One Dog's Story

Baja Animal Sanctuary

This is a story about one dog's rescue from certain death. Pat Bennett was south of the border volunteering at the Baja Animal Sanctuary when she and another volunteer, Sandra Simpson, came across a Great Dane who was being purposely starved to death.

Side view - can you count her vertebrae?

After unsuccessfully trying to bully the owner into giving her up, Pat called Sandra the next morning and offered to pay for the dog's purchase. $40 later, we had her!

An email was sent to the Luratics email list and literally within 5 minutes we had multiple offers to foster and adopt this sweet (and now lucky) dog.

Scroll down for more...



After looking at these photos for the last few days, Jannie is tentatively considering the name "Hope" for this sweet dog. What a great name!

Who could ignore this face?

Pat and her trusty assistants at the Sanctuary

Other generous members have come forward with donations of food, bedding, backup foster homes, and money to be used for veterinary care and necessary medications, vitamins or other items she may need.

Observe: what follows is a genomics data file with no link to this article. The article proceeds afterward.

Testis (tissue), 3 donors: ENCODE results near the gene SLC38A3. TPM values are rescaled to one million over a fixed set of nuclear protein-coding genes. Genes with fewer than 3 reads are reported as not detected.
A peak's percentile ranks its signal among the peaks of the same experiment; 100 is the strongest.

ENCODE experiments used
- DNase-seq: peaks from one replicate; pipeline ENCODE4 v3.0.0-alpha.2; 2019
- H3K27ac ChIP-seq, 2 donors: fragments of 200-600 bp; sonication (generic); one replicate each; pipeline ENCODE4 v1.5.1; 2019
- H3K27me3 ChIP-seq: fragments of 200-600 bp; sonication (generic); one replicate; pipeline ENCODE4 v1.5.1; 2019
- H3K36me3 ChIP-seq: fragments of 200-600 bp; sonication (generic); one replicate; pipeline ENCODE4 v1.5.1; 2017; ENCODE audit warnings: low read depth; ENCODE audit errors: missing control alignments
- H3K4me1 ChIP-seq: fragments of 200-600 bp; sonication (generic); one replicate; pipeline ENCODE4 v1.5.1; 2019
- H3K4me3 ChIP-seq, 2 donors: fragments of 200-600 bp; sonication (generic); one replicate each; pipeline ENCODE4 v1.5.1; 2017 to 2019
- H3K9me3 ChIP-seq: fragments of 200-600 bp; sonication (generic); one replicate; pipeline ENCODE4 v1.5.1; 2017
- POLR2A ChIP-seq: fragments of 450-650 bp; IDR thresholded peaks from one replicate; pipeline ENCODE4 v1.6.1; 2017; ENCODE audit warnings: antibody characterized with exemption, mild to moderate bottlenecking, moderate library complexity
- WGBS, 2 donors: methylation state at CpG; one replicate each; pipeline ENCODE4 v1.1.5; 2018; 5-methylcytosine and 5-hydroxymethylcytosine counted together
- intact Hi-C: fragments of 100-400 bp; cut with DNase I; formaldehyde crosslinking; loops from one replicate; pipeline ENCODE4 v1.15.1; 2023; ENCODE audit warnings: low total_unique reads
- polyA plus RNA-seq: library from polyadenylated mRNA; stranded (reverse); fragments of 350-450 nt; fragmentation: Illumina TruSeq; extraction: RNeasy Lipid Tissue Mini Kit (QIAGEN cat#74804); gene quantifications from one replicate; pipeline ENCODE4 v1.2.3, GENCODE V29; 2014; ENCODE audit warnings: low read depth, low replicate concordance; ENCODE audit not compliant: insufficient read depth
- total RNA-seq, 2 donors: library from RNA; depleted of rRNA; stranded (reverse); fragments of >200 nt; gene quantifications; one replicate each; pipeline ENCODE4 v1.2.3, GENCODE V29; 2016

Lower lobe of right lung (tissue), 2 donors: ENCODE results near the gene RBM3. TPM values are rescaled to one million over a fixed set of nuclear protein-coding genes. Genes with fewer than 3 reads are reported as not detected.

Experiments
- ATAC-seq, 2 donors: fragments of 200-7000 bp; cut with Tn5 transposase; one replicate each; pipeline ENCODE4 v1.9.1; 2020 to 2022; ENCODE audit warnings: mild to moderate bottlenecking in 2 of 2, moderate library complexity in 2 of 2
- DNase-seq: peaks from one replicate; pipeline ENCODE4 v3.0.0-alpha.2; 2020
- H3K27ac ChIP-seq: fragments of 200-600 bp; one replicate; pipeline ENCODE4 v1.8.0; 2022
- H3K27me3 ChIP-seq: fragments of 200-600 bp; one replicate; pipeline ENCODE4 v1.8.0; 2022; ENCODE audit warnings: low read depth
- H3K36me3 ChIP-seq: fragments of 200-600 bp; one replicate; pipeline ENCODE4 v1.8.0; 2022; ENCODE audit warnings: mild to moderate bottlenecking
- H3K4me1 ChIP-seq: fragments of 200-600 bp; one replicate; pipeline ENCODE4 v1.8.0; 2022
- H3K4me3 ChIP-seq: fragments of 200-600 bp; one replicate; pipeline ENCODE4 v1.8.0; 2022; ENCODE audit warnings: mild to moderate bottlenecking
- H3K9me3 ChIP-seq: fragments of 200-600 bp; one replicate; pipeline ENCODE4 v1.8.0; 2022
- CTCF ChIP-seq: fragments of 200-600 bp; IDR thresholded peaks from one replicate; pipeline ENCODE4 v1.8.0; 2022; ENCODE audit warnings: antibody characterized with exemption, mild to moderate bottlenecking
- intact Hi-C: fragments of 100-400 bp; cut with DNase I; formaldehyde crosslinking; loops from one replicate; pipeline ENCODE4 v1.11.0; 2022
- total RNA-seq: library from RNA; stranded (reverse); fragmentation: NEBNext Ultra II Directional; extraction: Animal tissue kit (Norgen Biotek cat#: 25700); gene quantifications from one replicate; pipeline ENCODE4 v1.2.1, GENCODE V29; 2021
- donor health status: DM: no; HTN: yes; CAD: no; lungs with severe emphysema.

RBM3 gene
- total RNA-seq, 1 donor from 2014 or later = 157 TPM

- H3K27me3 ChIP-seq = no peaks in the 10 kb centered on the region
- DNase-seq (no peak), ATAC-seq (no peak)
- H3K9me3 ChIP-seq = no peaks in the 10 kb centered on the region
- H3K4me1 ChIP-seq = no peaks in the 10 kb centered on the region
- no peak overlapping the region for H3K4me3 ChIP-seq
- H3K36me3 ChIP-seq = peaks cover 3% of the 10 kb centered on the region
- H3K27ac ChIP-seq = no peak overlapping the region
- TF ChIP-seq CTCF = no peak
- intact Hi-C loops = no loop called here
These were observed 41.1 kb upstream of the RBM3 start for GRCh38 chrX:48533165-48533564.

Look, Ma! No anesthesia! Pat does dental hygiene on a rescue dog

NEWS FLASH!! Hope crossed the border this morning (1/25/08) at approximately 9:30 a.m and arrived at my door about 1/2 hour later. Upon arrival, she was very frightened and unsure of everything. I fed her and let her just rest for about 2 hours, after which I put her in the car and headed off to the vet, but not before stopping at Petco for a GIANT seat belt for her!

On the front walk in the sun

Oh, boy - a new collar!

Hope's foot is very swollen and infected and I covered it with a sock to keep the dirt out. The vets removed the drain that had been inserted, flushed it, cleaned it and gave me antibiotics for her.

What's this thing on my foot??

  Porsche & Lucy were not at all happy about the interloper in the kitchen. In fact, Hope seemed to think these two looked more like dinner than anything else...